Pakistan won’t give in to one-sided US demands: PM Imran

ISLAMABAD: Days before a scheduled visit of US Secretary of State Mike Pompeo, Prime Minister Imran Khan has said that his government would not give in to any one-sided demand from the administration of President Donald Trump.
Speaking to a select group of senior journalists at the Prime Minister House, Imran reiterated his administration’s policy of promoting bilateral relationship with the United States based on mutual respect. “We will hold talks with the US administration with dignity and respect,” he said.
Premier Imran’s media interaction came a day after he and his top aides received a comprehensive briefing on national security from the military brass at the General Headquarters (GHQ).
The United States routinely calls on Pakistan to do more in the fight against terrorism even though Islamabad has suffered gigantic losses, both in men and material, in its effort to purge the region of the menace of terrorism.
The latest development came days after a congratulatory phone call made by Pompeo to Premier Imran started a diplomatic tiff with the two countries offering conflicting accounts of what the pair discussed.
However on Thursday, Islamabad stepped back from the row with the US State Department with Foreign Office spokesperson saying: “We would want the episode to end… politically, we need to move on.”
Last week, Foreign Minister Shah Mehmood Qureshi said that US Secretary of State Pompeo was expected to visit Pakistan on September 5 and that national interest would guide Pakistan’s future relations with Washington.
On ties with India, Premier Imran said his government wanted to develop good relations with the neighbouring country and inviting cricketer-turned-politician Navjot Singh Sidhu to his inauguration was a part of the efforts to normalise bilateral ties.
Seeking the media’s help in ongoing accountability process in the country, he said that those facing the charges would cry foul but the media should not become part of any propaganda. He also requested the journalists to give his newly-formed government a three-month time to settle in before criticising its performance.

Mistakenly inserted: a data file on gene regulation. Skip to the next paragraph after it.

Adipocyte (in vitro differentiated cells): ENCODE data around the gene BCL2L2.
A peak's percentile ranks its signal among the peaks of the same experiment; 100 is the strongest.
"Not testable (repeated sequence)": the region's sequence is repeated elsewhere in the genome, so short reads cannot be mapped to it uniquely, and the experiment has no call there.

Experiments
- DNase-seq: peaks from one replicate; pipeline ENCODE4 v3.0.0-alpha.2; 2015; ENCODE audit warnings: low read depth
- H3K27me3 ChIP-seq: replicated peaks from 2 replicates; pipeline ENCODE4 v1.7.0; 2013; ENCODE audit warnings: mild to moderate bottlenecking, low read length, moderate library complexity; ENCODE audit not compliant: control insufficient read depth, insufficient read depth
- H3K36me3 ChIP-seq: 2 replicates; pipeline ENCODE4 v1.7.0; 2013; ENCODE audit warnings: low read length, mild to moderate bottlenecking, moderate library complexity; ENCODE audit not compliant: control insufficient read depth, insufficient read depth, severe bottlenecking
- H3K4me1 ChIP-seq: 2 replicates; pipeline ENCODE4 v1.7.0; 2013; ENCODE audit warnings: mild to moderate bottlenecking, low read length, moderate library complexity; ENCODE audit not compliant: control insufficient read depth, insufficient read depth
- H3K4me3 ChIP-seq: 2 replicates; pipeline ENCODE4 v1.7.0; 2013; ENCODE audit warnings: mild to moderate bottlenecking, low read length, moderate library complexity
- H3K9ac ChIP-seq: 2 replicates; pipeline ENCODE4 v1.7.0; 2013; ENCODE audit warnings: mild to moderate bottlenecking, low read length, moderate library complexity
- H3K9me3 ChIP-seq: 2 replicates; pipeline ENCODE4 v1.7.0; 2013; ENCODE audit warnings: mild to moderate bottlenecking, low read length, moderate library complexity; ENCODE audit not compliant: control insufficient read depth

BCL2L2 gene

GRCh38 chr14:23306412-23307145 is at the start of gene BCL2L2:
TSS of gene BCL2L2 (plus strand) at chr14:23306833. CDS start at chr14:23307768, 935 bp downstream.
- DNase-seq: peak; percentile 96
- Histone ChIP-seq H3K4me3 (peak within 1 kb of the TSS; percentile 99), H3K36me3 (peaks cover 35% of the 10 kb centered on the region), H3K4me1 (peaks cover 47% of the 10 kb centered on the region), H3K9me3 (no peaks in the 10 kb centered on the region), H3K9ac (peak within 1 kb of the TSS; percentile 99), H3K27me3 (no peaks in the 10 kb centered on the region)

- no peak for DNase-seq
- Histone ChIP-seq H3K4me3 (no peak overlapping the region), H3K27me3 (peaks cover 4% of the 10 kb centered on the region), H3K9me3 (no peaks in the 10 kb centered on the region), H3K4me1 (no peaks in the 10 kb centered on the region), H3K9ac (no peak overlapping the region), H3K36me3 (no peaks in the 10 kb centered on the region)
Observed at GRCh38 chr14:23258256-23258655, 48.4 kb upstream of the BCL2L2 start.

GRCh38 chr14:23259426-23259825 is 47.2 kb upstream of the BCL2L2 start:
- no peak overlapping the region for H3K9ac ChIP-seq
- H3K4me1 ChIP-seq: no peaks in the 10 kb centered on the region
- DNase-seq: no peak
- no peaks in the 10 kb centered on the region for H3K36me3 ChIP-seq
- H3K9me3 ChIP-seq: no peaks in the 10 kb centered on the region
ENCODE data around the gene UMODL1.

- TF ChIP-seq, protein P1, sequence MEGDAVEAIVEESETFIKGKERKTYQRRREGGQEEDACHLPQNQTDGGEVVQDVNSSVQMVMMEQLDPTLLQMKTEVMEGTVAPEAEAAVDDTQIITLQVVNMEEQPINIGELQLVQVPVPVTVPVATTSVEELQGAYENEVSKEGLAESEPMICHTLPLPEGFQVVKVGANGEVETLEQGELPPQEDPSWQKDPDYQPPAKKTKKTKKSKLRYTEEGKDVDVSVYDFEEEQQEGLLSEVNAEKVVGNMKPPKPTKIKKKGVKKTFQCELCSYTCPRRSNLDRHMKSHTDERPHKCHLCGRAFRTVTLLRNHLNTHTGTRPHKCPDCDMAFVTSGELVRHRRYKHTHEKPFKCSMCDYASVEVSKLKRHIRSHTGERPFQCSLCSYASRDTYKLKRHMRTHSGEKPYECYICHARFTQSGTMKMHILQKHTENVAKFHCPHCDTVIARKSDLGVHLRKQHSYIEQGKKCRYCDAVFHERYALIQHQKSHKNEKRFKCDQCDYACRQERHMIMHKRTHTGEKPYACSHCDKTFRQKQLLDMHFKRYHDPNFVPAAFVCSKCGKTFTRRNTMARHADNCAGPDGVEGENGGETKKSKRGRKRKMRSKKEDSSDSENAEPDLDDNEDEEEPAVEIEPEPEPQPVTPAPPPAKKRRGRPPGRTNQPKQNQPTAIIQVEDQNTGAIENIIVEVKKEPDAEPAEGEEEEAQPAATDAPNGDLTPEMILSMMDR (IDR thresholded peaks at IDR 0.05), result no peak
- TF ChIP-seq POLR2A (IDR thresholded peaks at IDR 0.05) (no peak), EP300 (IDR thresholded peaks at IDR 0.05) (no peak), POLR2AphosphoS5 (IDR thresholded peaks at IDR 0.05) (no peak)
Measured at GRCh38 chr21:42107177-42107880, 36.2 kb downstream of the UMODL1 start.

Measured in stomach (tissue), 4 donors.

Commenting on a controversy involving his use of helicopter to commute between his Bani Gala residence and the Prime Minister House, Imran claimed that the air travel not only saved time and money but also spared commuters and motorists hassle on the roads.
“We will take steps to further cut the government’s expenses. As part of our ongoing austerity drive, we will also auction the luxury vehicles used the former governments,” he added.
“We are not facing any undue pressure from any institution. We’re working along with the security institutions in accordance with the Constitution,” he said in reply to a question.
The prime minister welcomed as ‘good omen’ the chief justice’s decision to take suo motu notice of the transfer of Rizwan Gondal, the district police officer (DPO) of Pakpattan. Imran said he had only directed the chief secretary to look into the matter and that he was unaware of the details of the incident.
DPO Gondal was ‘transferred’ on August 28 after he stopped First Lady Busra Imran’s former spouse Khawar Maneka’s car on August 23 and refused to apologise to him when ‘directed’ to do so. Gondal claimed that senior police official Ahsan Jamil Gujjar had ‘ordered’ him to apologise in person to Maneka.
Premier Imran reportedly refused to take a telephone call from the French president twice during Friday’s interaction with senior journalists.